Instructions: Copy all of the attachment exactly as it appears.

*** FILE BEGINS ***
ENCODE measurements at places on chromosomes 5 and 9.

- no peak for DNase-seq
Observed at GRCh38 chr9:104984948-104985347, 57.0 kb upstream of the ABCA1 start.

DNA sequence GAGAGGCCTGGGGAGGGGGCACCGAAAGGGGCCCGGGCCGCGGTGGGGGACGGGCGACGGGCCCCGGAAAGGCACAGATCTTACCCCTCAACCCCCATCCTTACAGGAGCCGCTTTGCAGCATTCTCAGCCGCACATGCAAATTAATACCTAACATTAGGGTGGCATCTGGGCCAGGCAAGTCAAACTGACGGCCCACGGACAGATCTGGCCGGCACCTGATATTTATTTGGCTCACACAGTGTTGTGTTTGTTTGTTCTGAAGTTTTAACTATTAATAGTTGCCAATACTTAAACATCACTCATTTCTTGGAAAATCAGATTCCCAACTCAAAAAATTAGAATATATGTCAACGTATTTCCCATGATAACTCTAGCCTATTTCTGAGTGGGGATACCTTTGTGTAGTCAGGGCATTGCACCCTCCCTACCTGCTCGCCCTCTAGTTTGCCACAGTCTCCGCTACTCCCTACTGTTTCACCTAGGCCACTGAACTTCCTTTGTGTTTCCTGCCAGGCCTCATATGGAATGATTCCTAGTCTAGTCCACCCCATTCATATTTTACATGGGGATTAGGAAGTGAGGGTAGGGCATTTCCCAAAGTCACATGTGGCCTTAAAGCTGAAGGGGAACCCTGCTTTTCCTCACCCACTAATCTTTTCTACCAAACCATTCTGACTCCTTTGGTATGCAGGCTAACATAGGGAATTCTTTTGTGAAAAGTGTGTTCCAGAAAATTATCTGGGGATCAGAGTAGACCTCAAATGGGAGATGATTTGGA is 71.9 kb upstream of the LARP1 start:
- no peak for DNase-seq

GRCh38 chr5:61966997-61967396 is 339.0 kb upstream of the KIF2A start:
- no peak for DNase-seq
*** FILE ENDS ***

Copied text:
ENCODE measurements at places on chromosomes 5 and 9.

- no peak for DNase-seq
Observed at GRCh38 chr9:104984948-104985347, 57.0 kb upstream of the ABCA1 start.

DNA sequence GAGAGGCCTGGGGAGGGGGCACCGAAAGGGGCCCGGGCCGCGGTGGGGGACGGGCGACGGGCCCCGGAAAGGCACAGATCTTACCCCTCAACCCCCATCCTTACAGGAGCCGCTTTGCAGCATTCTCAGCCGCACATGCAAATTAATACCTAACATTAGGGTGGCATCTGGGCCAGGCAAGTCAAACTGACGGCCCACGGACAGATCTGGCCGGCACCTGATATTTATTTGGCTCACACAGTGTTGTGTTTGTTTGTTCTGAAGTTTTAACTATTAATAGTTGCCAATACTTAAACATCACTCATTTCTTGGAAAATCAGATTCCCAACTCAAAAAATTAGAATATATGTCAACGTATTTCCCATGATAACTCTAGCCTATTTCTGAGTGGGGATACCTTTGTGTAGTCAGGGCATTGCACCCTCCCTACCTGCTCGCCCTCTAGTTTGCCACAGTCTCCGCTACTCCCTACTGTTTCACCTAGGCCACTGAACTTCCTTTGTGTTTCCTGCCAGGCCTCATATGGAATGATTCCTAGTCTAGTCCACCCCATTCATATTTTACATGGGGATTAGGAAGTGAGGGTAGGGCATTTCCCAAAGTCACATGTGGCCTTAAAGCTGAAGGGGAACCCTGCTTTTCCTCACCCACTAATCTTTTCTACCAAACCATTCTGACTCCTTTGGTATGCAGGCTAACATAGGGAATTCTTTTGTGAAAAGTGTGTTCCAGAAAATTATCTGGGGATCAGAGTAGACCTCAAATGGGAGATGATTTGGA is 71.9 kb upstream of the LARP1 start:
- no peak for DNase-seq

GRCh38 chr5:61966997-61967396 is 339.0 kb upstream of the KIF2A start:
- no peak for DNase-seq